Every victory for human liberation in history — whether against the crowned heads of Europe, the cannibal-empires of modern Fascism and Bolshevism, or the age-old self-perpetuating oligarchies of race and sex — has had these moral insights at its core: the moral right to deal with the princes and potentates of the world as nothing more and nothing less than fellow human beings, to address them as such, to challenge them as such, and — if necessary — to resist them as such.

How did you celebrate Tyrannicide Day? (Personally, I toasted the event at home, watched the Season 1 finale of Rome, posted some special-occasion cultural artifacts to Facebook, and re-read Plutarch’s Life of Brutus from a nice little Loeb edition that I picked up from Jackson Street Books in Athens, Georgia.) And you? Done anything online or off for this festive season? Give a shout-out in the comments.

Toasting the Ides at home…

Thus always to tyrants. And many happy returns!

Beware the State. Celebrate the Ides of March!

Law and Orders #6: Pigs at the trough

(Thanks to Austro-Athenian Empire 2008-01-28 and Wendy McElroy 2008-01-22, which each have some excellent comments. Read the whole thing and all that.)

Cops in America are heavily armed and trained to be bullies. They routinely shove their way into situations where they aren’t wanted, aren’t invited, and have no business being; they deliberately escalate confrontations in order to stay in control through superior belligerence; they commonly use force to end an argument and then blame it on their victim; and they invariably pass off even the most egregious abuses of power as self-defense or as the necessary means to accomplish a completely unnecessary goal. Cops carry a small armory of weapons and restraints that they can freely use to hurt or immobilize harmless or helpless people, and a small library of incredibly vague laws (disorderly conduct, resisting a police officer) that they can use as excuses for hurting, restraining, and arresting their victims, with virtually no danger of ever being called to account for their actions as long as other cops, who already have a professional interest in minimizing or dismissing complaints about abusive pigs, can figure out some way to fit the use of these incredibly vague offenses into the police department’s incredibly vague Official Procedures for arrests and for the use of force. The practical consequence of their training and the institutional culture of impunity within which they operate are squads of arrogant, unaccountable, irresponsible hired thugs with massive senses of entitlement, organized into a paramilitary chain of command, who contemptuously regard their neighbors as mere civilians, who treat anyone who dares to give them lip or who questions their bellowed commands as a presumptive criminal, who have no scruple against using pain or arrest in order to force you to comply with their arbitrary orders, and who excuse any sort of abuse by sanctimoniously informing you that it became necessary to stomp on you in order to protect you — whether or not you ever asked for the protection in the first place.

Thus, a couple weeks ago, in Clearwater, Florida, Jean Merola, a 75-year-old grandmother of eight, got served and protected at the drive-thru of her neighborhood McDonald’s by Officer Matthew Parco, who happened to be behind her in the line and who took it upon himself to do some policing of the McDonald’s parking lot — without ever having been asked to by anybody at McDonald’s, of course, and in fact hassling, escalating a confrontation with, and then finally handcuffing and arresting Jean Merola for parking her car exactly where the cashier at McDonald’s had told her to park:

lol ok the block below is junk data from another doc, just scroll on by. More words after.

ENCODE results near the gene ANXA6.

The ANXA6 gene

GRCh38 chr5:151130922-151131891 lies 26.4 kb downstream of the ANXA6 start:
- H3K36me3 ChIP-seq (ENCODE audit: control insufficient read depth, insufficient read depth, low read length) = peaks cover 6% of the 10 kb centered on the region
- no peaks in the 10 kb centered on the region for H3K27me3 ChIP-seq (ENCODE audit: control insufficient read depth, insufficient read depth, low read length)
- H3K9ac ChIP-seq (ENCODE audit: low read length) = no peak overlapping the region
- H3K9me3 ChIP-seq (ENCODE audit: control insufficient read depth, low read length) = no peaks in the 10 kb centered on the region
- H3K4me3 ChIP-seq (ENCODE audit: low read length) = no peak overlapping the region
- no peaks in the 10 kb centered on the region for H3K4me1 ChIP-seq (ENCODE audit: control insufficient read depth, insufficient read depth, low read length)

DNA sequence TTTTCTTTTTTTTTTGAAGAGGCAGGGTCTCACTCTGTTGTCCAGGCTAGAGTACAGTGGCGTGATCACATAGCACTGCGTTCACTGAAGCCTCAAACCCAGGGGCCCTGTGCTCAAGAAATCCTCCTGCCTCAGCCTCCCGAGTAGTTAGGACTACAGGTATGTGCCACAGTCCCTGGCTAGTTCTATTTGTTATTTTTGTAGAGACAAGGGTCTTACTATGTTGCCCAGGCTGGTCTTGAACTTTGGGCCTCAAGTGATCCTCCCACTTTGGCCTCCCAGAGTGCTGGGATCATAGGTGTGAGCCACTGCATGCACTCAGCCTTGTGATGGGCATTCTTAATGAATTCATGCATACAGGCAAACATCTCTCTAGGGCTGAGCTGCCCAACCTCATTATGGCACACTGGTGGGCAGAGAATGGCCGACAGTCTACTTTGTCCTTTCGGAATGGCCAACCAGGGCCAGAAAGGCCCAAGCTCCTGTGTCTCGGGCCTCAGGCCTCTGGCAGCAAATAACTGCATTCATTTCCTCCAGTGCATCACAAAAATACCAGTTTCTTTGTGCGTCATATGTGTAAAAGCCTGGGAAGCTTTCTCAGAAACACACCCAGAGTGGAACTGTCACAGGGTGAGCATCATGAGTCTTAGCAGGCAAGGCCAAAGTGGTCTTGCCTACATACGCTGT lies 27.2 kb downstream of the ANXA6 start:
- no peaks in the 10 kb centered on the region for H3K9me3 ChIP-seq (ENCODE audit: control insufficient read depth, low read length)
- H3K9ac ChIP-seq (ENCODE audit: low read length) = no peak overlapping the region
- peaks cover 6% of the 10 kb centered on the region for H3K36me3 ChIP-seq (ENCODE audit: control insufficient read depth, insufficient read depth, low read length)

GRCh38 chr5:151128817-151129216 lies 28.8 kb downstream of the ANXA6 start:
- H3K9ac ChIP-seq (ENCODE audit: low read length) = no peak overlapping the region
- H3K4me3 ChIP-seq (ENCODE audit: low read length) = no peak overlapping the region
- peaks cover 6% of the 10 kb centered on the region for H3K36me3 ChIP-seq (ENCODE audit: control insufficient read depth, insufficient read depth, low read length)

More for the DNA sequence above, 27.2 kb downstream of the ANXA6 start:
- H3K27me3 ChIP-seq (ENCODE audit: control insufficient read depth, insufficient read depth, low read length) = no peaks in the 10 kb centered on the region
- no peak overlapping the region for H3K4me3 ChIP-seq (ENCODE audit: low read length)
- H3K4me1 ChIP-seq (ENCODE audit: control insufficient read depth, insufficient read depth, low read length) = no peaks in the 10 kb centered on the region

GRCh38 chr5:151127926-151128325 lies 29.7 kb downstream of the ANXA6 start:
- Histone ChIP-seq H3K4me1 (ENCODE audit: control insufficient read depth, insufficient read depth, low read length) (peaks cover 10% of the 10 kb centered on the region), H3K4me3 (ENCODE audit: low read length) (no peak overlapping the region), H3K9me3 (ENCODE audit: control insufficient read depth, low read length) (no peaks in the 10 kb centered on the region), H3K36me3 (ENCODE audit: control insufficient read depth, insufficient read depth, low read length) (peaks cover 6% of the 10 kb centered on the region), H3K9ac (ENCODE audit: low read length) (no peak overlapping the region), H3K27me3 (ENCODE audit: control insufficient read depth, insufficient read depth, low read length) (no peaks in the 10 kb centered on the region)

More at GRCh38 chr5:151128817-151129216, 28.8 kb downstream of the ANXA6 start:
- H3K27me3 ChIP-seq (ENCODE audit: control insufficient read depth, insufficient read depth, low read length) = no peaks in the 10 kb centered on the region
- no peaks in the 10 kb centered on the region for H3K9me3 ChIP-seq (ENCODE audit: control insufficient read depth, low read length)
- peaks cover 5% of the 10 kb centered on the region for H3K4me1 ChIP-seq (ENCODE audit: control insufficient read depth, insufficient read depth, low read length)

About 4 p.m. Thursday, Merola pulled her gray Lincoln Town Car up to the drive-through window of a Clearwater McDonald’s minutes from her home. She ordered the coffee and medium fries, no salt.

No salt on fries being a special request, the teller told Merola to pull forward to an area of striped asphalt where customers are typically asked to wait if their orders will take some minute.

Suddenly, Merola heard a car horn blasting behind her. In his cruiser sat Officer Matthew Parco, 30, a member of the force since December 2006. He kept honking and waving his arms, Merola said.

She did nothing.

Then he stepped out of his cruiser, walked up to Merola’s driver side door and asked for her license and registration. Merola bristled. Not until you tell me what I’ve done wrong, she told him.

He told me something about being parked in this particular place, Merola said Friday. I told him this is where the people from McDonald’s told me to park.

— Will Van Sant, St. Petersburg Times (2008-01-19): Her wait for french fries ends with a taste of jail

Little did she know that the McDonald’s parking lot, just like everywhere else in the city, happens to be Officer Matthew Parco’s proprietary domain, and if he tells her to move her car away from where the business occupying the lot told her to move it, she’d better ask How fast, damnit. If she doesn’t recognize her civic duty, it’s probably because she’s old and crazy:

In his report, Parco says he asked Merola to move the Town Car forward a foot to allow cars in line to go around. If he did, Merola said she doesn’t remember it. And it was actually his cruiser blocking people, she said.

But Merola said she was really offended when Parco called a supervisor to say he had a possibly demented woman on his hands who might need to be held under the state’s Baker Act.